Purpose: Ways to predict the risk of cardiovascular (CV) events or all-cause mortality have largely been derived from populations in which old and very old subjects were underrepresented. We set out to estimate the incremental prognostic utility of inflammation and atherosclerosis markers in the prediction of all-cause and CV mortality in elderly men.
Methods: In a prospective population-based cohort study, conventional CV risk factors were documented in 403 independently living elderly men. C-reactive protein (CRP) and interleukin (IL)-6 levels were measured. Carotid plaques were assessed by ultrasound. Analyses were performed with proportional hazards analyses, and bootstrapping was used for internal validation. Main outcome was CV and all-cause mortality occurring during 4 years of follow-up.
Results: Increasing tertiles of CRP, IL-6, and number of plaques were independently associated with all-cause and CV mortality. With information on age, carotid plaques, IL-6, and CRP yielded good discriminatory power for all-cause and CV mortality: area under the receiver operating characteristic curve (95% confidence interval), 0.76 (0.70-0.82) and 0.74 (0.68-0.80), respectively. Combined use of only IL-6 and plaque burden allowed identification of subjects with low and high mortality risk. The Framingham PROCAM and a Dutch Risk Function poorly predicted mortality risk, similar or worse than a model using age alone.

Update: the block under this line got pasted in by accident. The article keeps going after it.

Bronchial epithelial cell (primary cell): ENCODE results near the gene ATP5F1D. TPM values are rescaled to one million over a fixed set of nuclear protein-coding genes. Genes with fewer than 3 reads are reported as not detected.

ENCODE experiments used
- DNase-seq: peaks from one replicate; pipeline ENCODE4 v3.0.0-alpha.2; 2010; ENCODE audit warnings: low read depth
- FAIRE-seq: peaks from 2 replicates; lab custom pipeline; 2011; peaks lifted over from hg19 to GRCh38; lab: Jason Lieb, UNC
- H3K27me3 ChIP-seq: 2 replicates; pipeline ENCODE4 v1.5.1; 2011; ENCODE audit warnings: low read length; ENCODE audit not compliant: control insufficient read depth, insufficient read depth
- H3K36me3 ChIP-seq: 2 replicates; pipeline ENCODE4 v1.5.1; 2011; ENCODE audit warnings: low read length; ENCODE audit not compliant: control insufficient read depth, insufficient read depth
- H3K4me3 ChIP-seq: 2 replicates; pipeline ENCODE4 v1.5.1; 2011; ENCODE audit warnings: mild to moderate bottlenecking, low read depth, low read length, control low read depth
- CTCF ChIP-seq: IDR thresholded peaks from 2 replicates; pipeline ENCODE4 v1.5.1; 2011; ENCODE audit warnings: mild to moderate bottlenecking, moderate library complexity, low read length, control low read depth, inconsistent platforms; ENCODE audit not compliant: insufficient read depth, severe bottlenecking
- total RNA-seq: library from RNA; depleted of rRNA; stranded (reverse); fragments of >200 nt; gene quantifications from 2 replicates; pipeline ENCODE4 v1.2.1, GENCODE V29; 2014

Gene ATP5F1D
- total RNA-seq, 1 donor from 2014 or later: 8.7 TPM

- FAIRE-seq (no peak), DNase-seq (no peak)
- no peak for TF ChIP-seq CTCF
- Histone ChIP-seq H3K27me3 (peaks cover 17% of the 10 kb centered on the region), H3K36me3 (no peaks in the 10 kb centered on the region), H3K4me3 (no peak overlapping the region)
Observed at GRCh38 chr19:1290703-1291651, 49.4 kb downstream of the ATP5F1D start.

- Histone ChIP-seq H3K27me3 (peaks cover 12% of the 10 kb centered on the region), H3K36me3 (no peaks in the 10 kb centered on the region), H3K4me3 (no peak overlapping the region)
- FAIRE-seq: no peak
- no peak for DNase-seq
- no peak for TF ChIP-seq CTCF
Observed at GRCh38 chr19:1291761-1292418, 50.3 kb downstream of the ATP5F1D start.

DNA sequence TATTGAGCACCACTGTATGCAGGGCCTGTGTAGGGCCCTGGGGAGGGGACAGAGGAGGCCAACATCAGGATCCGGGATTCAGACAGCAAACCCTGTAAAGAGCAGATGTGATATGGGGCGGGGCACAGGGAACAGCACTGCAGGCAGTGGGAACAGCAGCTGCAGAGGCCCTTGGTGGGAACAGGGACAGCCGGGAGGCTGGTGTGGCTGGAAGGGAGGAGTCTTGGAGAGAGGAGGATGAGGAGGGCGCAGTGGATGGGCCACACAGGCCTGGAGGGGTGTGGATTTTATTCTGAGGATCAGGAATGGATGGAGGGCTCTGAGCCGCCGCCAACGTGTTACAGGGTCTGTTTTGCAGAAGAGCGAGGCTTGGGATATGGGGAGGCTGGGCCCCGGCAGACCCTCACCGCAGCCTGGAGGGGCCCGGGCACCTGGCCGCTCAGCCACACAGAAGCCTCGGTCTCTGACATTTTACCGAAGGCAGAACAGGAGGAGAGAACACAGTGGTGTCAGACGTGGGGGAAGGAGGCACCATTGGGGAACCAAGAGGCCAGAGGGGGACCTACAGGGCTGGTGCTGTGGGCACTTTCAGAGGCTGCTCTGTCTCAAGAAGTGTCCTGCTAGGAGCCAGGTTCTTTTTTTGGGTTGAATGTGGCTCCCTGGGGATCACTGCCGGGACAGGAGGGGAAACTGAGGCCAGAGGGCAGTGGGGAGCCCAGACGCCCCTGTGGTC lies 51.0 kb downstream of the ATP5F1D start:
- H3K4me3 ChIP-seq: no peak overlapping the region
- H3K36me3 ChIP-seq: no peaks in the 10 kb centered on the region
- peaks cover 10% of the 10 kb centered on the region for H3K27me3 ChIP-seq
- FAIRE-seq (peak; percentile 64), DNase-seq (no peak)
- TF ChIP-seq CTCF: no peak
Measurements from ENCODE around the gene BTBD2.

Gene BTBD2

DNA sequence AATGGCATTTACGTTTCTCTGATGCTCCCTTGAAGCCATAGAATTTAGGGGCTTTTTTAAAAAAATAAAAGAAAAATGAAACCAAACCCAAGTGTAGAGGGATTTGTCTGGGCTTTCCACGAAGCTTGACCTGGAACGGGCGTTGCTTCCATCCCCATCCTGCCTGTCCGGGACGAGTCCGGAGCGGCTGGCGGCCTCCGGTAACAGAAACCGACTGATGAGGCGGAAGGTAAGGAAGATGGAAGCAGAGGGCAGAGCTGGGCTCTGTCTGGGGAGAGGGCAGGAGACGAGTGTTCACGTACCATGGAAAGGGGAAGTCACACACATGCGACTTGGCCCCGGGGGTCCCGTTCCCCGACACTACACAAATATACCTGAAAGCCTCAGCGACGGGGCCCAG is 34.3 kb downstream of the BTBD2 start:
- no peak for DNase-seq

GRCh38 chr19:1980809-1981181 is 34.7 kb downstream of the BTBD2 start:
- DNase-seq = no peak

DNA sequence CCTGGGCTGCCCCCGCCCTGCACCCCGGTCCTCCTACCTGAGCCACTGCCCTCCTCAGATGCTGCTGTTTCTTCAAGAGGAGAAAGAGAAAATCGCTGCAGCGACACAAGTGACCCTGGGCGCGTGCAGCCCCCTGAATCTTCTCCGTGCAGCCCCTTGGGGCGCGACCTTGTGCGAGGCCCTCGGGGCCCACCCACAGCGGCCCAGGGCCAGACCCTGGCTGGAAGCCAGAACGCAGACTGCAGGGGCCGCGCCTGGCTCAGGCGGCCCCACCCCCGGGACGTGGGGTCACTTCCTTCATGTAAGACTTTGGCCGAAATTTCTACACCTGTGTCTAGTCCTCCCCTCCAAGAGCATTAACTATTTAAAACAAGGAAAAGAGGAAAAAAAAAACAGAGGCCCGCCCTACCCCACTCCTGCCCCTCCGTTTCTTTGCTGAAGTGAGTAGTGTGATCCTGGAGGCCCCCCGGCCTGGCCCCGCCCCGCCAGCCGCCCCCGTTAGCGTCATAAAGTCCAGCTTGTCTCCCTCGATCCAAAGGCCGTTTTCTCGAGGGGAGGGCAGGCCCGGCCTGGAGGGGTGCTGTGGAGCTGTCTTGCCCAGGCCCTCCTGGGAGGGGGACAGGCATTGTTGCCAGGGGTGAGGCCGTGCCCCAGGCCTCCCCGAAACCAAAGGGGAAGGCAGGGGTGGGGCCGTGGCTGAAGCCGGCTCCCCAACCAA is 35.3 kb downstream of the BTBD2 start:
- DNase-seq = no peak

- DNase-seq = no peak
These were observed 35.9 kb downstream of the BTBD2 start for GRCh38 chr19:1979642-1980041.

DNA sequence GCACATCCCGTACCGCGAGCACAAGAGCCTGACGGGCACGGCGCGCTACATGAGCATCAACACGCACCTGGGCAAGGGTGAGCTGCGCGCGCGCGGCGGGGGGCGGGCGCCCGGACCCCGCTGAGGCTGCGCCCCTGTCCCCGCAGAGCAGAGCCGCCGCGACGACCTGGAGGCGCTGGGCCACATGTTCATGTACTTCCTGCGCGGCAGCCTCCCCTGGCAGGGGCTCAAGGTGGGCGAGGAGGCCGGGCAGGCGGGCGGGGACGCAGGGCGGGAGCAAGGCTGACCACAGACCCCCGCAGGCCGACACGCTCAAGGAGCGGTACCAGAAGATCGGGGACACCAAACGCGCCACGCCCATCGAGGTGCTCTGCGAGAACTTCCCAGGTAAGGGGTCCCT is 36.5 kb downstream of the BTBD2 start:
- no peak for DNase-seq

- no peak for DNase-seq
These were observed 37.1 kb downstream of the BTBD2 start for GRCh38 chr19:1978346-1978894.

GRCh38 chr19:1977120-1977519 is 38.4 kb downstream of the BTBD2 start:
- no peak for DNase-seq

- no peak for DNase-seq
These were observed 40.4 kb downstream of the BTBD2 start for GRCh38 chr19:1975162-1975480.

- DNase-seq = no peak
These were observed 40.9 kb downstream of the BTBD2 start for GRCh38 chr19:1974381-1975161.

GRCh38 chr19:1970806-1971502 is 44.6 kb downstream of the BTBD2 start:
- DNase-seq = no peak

Conclusion: In the old and very old, IL-6 and number of carotid plaques are powerful predictors of mortality risk in the years to come. Conventional risk scores seem to perform unsatisfactorily.